As you may already be aware, there are limits to the amounts that you can earn while receiving Social Security benefits. This factor is covered in detail in this earlier article – Social Security Earnings Tests.
What isn’t clear is just how these earnings impact your benefits in the year that you first begin receiving your Social Security benefits…
If you’re at FRA (Full Retirement Age) or later when you begin receiving your benefits, you have no earnings limit at all. And if you’re younger when you begin your benefits (as the earlier article outlined) up to the year you reach FRA your benefit will be reduced by $1 for every $2 that you earn over the limit ($14,160 for 2010 and 2011). During the year you are FRA (before you reach the actual FRA), your benefit will be reduced by $1 for every $3 that you earn over the FRA limit ($37,860 for 2010 and 2011).
What’s important to know is that, prior to starting your benefits, no matter when you start them prior to FRA, you can earn as much as you like. The earnings limits only apply AFTER you’ve begun receiving your benefits. In the case of the years prior to FRA, your benefit will be reduced when your monthly income is greater than $1,180 per month, for every month that you are receiving Social Security benefits. This is just a pro-rated application of the annual limit of $14,160 for 2010 and 2011.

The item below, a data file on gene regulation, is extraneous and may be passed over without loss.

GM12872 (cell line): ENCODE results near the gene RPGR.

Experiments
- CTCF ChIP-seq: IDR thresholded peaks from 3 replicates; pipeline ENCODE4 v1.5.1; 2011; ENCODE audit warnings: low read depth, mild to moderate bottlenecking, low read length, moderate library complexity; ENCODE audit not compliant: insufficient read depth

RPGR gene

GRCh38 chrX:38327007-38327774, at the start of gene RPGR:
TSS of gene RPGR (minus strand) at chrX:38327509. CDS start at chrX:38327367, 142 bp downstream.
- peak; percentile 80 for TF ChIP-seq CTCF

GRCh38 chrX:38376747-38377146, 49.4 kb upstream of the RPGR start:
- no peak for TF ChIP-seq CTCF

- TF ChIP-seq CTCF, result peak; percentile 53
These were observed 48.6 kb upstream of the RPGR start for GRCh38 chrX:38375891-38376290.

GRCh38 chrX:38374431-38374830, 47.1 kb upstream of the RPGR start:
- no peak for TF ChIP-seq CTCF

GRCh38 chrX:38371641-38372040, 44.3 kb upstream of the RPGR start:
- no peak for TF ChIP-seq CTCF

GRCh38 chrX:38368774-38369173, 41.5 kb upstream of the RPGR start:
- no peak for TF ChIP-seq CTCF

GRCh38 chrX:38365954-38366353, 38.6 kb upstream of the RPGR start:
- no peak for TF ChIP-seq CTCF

The same pro-rate method is applied for the year of FRA – the monthly limit is $3,155 for 2010 and 2011.
Hope this clears up the Earnings Limit issue during the year you begin receiving benefits.